Our yearly budget deficits are daunting, and our national debt so large, that even seemingly sizable cost savings fail to make a dent. Take one particular reduction in government waste as an example: increased use of teleconferencing technology by the Department of Energy. According to the CBO, if the department’s employees hold fewer meetings in person, it will save taxpayers $10 million over the next few years. That might seem like a lot of money, but it represents only .0003 percent—three ten-thousandths of one percent—of our total projected deficit over that time period.
Fiscal responsibility (even on small items) is always worth applauding, but if it’s done to avoid hard choices on reducing our country’s deficit, then “responsibility” is not the right word to describe it.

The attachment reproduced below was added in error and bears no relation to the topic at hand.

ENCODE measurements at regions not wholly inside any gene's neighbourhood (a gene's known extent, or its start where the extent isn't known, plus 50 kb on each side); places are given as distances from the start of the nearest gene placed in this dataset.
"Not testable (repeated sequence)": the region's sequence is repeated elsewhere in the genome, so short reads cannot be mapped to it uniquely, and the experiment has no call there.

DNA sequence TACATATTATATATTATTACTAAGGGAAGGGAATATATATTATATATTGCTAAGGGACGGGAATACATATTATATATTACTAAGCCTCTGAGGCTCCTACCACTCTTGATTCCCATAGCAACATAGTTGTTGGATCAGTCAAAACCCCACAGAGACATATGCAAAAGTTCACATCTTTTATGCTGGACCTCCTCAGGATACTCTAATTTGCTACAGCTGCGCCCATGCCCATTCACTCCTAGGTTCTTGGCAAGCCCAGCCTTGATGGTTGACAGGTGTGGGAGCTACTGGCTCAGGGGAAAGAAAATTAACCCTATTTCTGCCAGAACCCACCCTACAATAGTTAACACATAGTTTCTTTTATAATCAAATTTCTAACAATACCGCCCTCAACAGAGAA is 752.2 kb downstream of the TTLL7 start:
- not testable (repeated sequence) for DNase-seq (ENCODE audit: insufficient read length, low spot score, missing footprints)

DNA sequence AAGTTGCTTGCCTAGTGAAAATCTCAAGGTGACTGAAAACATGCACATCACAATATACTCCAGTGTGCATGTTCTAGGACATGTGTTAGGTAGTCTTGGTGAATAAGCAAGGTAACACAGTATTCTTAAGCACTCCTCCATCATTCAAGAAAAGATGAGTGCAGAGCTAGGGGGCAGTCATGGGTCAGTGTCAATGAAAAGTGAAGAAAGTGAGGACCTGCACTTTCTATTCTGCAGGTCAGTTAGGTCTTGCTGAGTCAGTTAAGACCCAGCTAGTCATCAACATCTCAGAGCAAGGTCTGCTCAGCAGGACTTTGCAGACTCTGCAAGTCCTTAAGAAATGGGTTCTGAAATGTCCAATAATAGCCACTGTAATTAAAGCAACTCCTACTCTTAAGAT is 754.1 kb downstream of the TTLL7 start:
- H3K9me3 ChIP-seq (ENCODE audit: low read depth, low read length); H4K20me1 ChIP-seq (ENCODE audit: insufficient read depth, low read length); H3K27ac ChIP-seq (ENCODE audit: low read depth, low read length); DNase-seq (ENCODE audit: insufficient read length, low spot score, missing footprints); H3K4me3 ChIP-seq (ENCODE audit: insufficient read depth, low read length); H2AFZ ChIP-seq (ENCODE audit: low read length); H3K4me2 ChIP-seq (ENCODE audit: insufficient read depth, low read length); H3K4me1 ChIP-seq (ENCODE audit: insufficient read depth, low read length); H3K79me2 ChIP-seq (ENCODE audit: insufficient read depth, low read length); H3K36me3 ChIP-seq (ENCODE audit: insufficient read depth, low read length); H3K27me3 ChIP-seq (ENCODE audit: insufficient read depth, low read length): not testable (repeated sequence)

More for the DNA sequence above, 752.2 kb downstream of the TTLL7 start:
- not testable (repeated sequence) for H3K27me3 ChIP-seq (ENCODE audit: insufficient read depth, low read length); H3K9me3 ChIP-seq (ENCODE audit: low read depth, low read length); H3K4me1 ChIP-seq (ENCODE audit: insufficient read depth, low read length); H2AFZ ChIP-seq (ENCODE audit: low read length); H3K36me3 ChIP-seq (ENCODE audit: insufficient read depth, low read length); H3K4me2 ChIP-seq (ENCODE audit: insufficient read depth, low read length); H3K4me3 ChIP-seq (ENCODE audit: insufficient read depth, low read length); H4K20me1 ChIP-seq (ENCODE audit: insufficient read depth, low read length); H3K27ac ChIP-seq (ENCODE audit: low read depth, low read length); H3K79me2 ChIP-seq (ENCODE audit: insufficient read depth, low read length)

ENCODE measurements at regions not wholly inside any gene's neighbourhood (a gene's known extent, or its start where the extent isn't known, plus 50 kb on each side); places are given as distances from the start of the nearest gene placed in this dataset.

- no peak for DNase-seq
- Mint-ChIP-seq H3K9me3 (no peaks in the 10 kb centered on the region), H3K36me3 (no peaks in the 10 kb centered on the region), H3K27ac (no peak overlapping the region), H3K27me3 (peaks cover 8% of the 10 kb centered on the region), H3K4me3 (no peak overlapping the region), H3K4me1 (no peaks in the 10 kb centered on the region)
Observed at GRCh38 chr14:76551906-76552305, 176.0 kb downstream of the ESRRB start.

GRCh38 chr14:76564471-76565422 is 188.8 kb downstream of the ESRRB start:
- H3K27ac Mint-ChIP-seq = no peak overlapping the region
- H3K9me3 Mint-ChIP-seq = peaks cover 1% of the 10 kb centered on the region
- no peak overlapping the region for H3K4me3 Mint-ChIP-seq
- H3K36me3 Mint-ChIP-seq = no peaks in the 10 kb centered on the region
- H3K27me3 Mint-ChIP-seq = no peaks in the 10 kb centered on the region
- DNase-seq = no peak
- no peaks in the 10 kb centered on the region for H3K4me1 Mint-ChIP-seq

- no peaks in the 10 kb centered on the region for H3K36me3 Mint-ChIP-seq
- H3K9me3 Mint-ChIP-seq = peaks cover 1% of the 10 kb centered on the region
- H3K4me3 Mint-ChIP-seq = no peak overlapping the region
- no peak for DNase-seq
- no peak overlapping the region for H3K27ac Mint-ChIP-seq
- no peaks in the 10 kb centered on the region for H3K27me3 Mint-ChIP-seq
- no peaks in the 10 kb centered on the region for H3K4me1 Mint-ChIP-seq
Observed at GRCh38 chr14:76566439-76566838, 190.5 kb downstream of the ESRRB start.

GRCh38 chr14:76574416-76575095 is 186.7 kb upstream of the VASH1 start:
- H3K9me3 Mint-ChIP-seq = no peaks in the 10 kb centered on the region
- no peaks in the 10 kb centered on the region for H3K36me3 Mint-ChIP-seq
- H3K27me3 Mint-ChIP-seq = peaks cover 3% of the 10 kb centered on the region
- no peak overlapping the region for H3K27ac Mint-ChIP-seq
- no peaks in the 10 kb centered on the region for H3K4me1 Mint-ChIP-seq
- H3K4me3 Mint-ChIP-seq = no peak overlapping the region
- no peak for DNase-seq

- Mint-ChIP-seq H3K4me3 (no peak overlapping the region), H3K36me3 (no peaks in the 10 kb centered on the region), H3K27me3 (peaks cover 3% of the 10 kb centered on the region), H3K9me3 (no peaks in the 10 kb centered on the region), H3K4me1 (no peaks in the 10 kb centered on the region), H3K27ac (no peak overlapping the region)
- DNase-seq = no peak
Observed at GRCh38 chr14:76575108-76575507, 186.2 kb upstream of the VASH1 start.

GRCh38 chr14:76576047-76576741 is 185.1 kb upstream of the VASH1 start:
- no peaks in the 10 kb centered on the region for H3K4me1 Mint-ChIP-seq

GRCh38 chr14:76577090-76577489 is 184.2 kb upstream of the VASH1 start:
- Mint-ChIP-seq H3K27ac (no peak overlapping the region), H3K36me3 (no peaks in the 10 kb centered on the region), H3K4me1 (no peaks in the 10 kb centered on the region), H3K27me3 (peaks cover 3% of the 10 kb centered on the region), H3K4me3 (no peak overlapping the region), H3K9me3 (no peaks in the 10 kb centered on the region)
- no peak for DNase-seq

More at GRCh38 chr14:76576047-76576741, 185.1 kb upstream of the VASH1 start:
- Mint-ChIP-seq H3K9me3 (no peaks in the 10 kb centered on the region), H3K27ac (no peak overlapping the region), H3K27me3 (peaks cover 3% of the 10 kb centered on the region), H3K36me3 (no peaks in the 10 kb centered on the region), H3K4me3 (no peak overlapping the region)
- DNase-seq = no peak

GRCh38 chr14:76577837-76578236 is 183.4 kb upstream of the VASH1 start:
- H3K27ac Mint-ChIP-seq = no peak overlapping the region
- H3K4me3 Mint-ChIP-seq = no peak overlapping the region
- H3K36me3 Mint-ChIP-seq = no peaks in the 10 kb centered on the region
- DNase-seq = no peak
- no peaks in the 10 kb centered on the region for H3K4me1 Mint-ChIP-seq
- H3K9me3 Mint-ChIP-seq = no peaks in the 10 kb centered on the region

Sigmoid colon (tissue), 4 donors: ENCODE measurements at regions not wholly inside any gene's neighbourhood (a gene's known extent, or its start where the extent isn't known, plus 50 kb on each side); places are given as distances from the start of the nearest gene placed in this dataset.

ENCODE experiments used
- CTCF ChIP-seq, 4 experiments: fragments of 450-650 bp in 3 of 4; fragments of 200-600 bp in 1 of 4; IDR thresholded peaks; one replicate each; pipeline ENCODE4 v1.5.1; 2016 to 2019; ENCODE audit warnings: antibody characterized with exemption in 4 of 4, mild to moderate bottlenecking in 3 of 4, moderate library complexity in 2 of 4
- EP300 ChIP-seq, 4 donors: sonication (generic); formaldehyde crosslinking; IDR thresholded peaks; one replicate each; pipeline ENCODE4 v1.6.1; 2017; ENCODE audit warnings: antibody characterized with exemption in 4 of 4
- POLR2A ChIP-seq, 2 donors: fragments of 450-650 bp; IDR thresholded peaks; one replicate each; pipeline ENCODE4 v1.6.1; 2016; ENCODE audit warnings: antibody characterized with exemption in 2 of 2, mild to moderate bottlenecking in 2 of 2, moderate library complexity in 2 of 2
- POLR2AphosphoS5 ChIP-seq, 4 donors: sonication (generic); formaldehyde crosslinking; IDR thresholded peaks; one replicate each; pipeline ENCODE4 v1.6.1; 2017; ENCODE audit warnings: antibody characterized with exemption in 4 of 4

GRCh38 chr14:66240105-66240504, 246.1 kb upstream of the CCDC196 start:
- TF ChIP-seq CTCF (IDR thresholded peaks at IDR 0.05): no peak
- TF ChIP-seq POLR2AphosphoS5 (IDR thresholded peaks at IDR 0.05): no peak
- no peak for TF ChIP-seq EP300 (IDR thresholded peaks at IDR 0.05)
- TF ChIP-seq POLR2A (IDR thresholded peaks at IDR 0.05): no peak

5. The US Can Afford Higher Interest Rates
In February of 2010, Treasury Secretary Timothy Geithner confidently predicted that the US would “never” lose its perfect AAA credit rating. Yet that’s exactly what happened, when credit rating agency Standard & Poor’s downgraded our rating from AAA to AA+. The cost of the other agencies following suit—for our government, and for our individual pocketbooks—would be tremendous.
Credit ratings can seem abstract and complex. To put it simply, the loss of our AAA rating signals to investors that we’re less able to pay back our debts. How much could just a one percentage point rise in interest payments cost the US? The Congressional Budget Office estimates that, over the next ten years, that yearly one percentage point rise would cost us an additional $1.033 trillion in interest payments, on top of the $5.079 trillion we’re already paying. That’s an additional $283 million, every day—in addition to the $600 million a day in interest we are currently paying—for the next ten years.
That’s bad news for taxpayers counting on lower taxes, but it could also mean bad news for anyone who owns a home—higher interest rates on our debt could mean larger payments on your home mortgage and other forms of consumer credit.